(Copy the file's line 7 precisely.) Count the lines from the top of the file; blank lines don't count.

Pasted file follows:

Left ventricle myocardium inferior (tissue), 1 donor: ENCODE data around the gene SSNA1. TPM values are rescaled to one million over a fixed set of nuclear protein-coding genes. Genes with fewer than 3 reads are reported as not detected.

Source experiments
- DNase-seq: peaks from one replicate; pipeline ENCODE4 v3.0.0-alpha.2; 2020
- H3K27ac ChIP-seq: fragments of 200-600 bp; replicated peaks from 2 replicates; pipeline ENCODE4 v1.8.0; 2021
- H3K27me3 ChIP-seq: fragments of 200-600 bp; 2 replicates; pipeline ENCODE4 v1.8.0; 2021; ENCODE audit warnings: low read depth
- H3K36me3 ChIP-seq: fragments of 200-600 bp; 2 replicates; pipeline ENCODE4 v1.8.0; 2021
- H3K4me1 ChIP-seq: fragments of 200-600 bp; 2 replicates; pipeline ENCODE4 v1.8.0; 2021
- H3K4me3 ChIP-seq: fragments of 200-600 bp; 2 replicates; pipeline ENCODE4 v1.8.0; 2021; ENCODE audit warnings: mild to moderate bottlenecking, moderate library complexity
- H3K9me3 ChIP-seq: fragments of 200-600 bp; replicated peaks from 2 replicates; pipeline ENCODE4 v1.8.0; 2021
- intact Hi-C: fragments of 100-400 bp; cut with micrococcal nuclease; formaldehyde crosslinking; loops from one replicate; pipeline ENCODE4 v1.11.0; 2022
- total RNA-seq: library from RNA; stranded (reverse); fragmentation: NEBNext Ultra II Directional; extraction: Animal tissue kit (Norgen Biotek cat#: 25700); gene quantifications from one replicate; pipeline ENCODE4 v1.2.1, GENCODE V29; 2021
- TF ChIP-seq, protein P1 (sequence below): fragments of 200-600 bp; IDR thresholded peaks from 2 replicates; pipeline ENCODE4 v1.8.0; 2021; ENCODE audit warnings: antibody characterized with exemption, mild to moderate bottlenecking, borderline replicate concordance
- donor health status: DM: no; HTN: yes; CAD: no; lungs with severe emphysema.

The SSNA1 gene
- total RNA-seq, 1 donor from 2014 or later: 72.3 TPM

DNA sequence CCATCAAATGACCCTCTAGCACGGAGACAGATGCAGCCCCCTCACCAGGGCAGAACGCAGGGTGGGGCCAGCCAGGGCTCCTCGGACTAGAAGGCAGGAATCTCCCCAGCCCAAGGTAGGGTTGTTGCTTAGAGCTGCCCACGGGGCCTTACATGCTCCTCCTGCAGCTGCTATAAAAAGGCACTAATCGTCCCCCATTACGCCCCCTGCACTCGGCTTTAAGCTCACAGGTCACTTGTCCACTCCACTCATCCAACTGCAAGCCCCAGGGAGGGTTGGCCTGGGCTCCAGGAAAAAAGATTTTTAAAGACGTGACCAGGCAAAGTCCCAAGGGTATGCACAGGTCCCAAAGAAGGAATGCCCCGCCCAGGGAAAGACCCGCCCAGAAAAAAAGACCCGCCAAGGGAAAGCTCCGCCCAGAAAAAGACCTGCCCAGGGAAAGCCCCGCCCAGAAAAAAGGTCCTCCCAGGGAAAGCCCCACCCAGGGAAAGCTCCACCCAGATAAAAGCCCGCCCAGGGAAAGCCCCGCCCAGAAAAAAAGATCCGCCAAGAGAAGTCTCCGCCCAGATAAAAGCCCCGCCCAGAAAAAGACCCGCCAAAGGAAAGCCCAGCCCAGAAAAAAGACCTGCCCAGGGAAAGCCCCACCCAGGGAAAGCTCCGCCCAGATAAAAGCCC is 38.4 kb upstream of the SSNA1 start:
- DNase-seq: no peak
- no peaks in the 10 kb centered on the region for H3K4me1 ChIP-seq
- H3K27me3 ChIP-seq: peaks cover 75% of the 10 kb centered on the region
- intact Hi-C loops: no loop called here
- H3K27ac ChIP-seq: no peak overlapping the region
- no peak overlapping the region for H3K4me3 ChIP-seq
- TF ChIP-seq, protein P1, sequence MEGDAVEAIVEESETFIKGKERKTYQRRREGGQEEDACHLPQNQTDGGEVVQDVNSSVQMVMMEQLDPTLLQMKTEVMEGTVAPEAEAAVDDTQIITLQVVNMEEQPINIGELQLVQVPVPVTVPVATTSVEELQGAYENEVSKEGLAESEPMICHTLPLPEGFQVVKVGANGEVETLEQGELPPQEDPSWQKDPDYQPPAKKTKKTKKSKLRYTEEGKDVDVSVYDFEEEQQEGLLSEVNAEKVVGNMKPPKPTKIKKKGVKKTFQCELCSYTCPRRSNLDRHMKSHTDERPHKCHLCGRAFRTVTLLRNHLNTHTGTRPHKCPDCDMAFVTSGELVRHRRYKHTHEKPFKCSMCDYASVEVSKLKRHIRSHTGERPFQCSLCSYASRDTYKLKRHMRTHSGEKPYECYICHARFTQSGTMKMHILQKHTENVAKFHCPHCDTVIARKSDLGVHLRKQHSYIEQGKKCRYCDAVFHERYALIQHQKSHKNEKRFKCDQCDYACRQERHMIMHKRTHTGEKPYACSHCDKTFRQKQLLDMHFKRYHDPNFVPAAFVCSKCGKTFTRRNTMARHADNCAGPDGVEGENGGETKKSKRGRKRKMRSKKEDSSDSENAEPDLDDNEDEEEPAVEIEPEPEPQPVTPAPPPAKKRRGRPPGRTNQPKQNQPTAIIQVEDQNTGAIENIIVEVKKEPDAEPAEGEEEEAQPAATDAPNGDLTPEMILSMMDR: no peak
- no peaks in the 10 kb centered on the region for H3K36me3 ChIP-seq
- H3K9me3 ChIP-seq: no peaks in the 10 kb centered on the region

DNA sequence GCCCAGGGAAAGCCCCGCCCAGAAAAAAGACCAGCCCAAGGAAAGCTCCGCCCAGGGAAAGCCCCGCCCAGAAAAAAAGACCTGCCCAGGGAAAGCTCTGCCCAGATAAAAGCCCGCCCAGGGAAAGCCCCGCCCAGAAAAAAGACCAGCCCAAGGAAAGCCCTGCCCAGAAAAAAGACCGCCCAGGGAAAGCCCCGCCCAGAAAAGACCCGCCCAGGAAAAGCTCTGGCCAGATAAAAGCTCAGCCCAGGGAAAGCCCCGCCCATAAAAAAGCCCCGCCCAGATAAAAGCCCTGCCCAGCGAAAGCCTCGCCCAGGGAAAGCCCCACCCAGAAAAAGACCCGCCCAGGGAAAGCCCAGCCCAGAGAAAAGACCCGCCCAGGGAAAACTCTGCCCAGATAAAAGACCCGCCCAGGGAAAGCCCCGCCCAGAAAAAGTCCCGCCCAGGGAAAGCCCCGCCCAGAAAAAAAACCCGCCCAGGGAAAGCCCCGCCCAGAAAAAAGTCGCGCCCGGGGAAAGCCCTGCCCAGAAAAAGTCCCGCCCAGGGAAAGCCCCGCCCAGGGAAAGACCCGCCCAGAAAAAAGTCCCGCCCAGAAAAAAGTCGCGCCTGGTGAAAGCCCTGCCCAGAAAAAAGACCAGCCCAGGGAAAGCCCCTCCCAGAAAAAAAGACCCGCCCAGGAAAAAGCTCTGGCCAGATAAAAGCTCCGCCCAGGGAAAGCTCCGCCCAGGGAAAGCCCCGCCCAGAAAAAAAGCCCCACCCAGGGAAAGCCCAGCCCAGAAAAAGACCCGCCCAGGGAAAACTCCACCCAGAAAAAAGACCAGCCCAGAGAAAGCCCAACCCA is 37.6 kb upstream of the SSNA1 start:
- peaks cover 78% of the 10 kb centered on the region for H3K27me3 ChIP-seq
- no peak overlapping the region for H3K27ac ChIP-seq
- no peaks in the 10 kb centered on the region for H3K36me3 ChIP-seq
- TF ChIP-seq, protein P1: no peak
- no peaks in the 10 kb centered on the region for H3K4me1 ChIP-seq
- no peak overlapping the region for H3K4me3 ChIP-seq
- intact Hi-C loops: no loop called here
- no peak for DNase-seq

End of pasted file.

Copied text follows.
- H3K4me1 ChIP-seq: fragments of 200-600 bp; 2 replicates; pipeline ENCODE4 v1.8.0; 2021